As rain turned to hail, about 20 men, women and children pulled their raincoats tighter and followed a man with a large wooden cross from the Steamboat Springs School District offices to the nearby LIFT-UP Food Bank.
The Good Friday ritual is Steamboat's annual interpretation of the Stations of the Cross -- a worldwide church tradition wherein Christians remember 14 places along the route from Jesus' trial to his tomb.
In Jerusalem, the stations include the place where Simon helped Jesus carry the cross, the place where Jesus fell and the place where Jesus was nailed to the tree. Christians follow the route as a pilgrimage on Good Friday and as a reminder of their beliefs.
"When Jewish people gather for Passover to remember being freed in Egypt, they say 'when I was a slave' and 'God led us out of bondage,'" said Larry Oman, pastor of the United Methodist Church. "So there's that sense in religious ritual where it becomes contemporary. Through this walk, Good Friday is a part of our living experience. It's not just looking back."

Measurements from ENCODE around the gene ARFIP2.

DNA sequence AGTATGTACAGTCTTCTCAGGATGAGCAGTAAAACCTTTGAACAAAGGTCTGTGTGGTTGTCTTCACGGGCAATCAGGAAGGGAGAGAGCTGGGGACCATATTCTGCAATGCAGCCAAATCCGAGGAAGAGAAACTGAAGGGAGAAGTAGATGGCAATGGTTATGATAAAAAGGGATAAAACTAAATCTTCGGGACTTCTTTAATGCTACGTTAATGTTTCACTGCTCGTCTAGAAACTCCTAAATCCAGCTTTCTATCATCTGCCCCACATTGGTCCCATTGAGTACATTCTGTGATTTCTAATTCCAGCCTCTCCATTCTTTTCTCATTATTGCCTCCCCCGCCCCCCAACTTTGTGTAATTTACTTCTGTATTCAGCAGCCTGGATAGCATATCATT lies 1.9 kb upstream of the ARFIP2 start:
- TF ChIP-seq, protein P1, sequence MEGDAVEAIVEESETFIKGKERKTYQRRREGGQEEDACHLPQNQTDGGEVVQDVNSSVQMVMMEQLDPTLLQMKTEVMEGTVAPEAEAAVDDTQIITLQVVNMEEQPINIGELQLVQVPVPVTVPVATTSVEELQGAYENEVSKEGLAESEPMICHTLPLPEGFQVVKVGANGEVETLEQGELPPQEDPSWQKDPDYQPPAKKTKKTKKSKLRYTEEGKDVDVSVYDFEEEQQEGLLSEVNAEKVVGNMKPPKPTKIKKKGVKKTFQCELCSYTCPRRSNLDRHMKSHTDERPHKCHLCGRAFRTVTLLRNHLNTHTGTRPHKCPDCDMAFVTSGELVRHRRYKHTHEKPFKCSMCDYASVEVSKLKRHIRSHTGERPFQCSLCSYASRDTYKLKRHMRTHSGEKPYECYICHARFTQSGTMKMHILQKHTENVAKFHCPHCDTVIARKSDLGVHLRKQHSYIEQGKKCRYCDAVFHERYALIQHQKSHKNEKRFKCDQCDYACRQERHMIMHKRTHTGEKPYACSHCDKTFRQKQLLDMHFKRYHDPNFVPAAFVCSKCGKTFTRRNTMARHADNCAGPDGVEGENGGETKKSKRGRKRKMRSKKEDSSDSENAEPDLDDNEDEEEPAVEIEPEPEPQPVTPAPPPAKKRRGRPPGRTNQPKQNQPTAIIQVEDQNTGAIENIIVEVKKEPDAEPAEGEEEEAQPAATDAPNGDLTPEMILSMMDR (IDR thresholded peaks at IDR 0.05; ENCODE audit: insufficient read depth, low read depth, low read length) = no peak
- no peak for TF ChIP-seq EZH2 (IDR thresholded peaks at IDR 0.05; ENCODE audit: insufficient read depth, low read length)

In Steamboat, the "stations" have been redefined as places that evoke the spirit of Jesus' life.
They stopped at the LIFT-UP Thrift Store as a symbol of Christ's ministry to the poor. They stopped at the Steamboat Springs School District building as a symbol of Christ's identification with children and at the food bank to symbolize Christ's dedication to the hungry.
The Stations of the Cross has been organized by the Steamboat Springs Ministerial Association for more than a decade and is open to all denominations.
Steamboat's pilgrims met at the United Methodist Church at noon, despite the cold and pouring rain.
"This is nothing compared to what our Lord went through," Louise McLeod said. "We can handle a little rain."
Fellow pilgrim Jack Rapp agreed. "It's Good Friday, the day our Lord died for us. There's no reason why we wouldn't partake in this."